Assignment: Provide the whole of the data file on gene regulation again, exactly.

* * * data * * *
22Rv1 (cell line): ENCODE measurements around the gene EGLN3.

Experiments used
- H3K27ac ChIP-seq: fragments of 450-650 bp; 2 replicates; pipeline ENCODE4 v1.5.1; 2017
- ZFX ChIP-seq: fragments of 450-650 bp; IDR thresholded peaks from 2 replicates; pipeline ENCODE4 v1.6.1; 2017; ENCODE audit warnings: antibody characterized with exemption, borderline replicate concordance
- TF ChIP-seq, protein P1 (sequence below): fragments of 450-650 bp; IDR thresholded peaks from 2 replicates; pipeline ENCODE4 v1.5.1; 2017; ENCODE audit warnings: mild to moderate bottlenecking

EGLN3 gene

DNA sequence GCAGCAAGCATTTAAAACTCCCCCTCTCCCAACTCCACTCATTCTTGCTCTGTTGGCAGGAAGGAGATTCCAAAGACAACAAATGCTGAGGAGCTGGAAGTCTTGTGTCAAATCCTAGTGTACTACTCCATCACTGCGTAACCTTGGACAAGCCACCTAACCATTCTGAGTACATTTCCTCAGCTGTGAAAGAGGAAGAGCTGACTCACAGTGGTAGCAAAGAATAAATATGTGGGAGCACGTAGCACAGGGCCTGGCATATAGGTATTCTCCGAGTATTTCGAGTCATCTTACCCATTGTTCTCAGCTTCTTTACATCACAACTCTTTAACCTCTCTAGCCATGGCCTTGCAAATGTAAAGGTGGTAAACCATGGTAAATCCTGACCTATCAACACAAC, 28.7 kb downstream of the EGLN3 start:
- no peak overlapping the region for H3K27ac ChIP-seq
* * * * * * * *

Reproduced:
22Rv1 (cell line): ENCODE measurements around the gene EGLN3.

Experiments used
- H3K27ac ChIP-seq: fragments of 450-650 bp; 2 replicates; pipeline ENCODE4 v1.5.1; 2017
- ZFX ChIP-seq: fragments of 450-650 bp; IDR thresholded peaks from 2 replicates; pipeline ENCODE4 v1.6.1; 2017; ENCODE audit warnings: antibody characterized with exemption, borderline replicate concordance
- TF ChIP-seq, protein P1 (sequence below): fragments of 450-650 bp; IDR thresholded peaks from 2 replicates; pipeline ENCODE4 v1.5.1; 2017; ENCODE audit warnings: mild to moderate bottlenecking

EGLN3 gene

DNA sequence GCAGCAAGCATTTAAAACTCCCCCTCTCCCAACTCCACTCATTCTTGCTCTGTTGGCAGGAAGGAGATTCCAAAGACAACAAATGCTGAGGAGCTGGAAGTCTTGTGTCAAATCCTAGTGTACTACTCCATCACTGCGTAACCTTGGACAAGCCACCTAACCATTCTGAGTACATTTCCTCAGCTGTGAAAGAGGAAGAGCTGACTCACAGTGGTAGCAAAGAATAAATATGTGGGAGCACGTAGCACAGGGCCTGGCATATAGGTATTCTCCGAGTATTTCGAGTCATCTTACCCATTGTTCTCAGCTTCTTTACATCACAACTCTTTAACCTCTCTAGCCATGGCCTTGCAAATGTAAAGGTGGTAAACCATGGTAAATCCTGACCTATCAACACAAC, 28.7 kb downstream of the EGLN3 start:
- no peak overlapping the region for H3K27ac ChIP-seq